I am the producer of "1776" In Concert, which will be staged this summer as a benefit for The Tower Theatre Foundation.
In response to Charles Buchanan's April 5 letter under the heading "Musical Interpretation Is A Drag," I would like to clarify what our production of "1776" is, as well as what it is not."1776" originally opened on Broadway in 1969 with a cast of twenty-three men and two women. Our production of the award-winning show will not be presented in what one might think of as the "traditional" manner for a musical, but rather as a staged concert, which will be a first for Central Oregon audiences to experience.
Twenty-four of our area's finest female singers will be accompanied by a full orchestra on the stage of The Tower Theatre. They will not be adorned with powdered wigs or attired in period costumes, but rather wearing contemporary black clothing, similar to what one might see performers in at a symphony concert.
Our production will, also, not be the first time that "1776" has been presented with an all-female cast.
As with any licensed theatrical property, an approval must be given by the agency representing the show's owners prior to production. In the case of "1776," the estates of playwright Peter Stone and composer/lyricist Sherman Edwards were contacted for approval. When Sherman Edwards' son Keith was first presented with the idea of allowing the staging of "1776" with a female cast, his reaction was not surprising. After all, the idea of a woman playing Benjamin Franklin was anything but traditional. He said,"This was a far cry from any production of '1776'ever done that I know of; however, after giving it some thought I developed a viewpoint. In this format the show's story can remain historically accurate, while at the same time be a 'sister' to the original that reflects our modern society. If the Continental Congress were formed today, there would undoubtedly be women members. An inclusive society is roughly what the founding fathers desired with the launch of the Declaration of Independence and although they did not emancipate slaves or women at that moment they prepared the way for both. So the all-female production, without eighteenth century costumes or set, is a natural evolution, an outcome of the original set in modern day."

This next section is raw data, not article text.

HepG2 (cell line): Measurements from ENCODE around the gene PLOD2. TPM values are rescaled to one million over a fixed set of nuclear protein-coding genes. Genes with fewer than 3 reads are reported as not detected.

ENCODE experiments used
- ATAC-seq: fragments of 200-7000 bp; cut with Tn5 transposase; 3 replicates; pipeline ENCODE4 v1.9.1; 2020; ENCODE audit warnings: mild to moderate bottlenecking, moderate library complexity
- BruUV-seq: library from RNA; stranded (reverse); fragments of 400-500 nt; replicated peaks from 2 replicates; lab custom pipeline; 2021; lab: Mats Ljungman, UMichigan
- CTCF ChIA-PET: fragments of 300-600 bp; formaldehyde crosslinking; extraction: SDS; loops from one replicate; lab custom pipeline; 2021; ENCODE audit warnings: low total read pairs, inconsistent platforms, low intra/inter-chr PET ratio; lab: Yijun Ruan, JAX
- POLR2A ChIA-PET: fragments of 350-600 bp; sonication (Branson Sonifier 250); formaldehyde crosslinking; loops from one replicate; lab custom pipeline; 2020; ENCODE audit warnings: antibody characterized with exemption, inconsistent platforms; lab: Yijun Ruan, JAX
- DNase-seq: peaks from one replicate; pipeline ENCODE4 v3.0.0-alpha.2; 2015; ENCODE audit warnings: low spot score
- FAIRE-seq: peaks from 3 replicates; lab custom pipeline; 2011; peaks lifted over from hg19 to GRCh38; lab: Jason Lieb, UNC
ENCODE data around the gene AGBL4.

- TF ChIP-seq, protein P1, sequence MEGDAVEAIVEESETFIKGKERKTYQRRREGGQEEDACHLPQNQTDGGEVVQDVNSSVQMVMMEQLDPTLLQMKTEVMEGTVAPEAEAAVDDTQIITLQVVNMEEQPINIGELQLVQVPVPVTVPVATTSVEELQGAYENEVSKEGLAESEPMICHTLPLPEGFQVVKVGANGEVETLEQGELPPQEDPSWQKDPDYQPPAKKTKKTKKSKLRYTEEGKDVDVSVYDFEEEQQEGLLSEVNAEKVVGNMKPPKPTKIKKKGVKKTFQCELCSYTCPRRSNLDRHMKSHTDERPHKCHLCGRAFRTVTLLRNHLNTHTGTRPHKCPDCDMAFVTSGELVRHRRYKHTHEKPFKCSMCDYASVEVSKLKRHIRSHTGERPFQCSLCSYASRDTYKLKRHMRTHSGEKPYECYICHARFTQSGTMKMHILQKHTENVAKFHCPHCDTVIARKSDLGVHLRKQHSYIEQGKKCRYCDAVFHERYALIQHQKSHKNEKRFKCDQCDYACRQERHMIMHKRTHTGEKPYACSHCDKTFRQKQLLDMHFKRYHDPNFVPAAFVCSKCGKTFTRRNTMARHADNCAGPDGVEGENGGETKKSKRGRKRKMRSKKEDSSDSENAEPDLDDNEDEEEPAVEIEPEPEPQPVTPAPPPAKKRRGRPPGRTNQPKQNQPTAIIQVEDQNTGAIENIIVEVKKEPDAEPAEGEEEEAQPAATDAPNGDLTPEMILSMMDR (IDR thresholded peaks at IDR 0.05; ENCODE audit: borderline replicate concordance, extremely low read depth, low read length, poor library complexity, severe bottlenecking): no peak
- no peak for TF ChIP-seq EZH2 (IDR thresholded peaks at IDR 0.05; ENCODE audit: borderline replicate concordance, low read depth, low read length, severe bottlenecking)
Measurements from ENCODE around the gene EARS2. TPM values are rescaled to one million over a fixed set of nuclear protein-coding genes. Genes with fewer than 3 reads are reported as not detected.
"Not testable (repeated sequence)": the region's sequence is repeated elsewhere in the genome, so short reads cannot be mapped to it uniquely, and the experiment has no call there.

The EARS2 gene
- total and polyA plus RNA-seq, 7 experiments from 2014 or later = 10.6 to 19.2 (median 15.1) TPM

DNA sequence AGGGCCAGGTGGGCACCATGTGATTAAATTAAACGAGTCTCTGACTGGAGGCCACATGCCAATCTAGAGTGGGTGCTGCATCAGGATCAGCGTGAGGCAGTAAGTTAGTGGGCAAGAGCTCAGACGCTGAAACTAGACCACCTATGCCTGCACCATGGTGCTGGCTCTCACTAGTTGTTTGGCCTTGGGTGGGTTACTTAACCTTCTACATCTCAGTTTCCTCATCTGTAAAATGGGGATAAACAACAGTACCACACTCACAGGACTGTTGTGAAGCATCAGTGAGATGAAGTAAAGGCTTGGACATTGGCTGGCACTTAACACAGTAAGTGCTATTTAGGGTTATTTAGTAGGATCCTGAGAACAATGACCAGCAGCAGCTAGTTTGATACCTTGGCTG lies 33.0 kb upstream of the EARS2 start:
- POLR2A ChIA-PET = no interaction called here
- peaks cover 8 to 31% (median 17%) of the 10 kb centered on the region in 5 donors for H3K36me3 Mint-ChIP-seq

I couldn't have said it any better.
It is my hope that Mr. Buchanan will join other Central Oregonians in June and attend "1776" In Concert at the Tower Theatre.
We're Making History!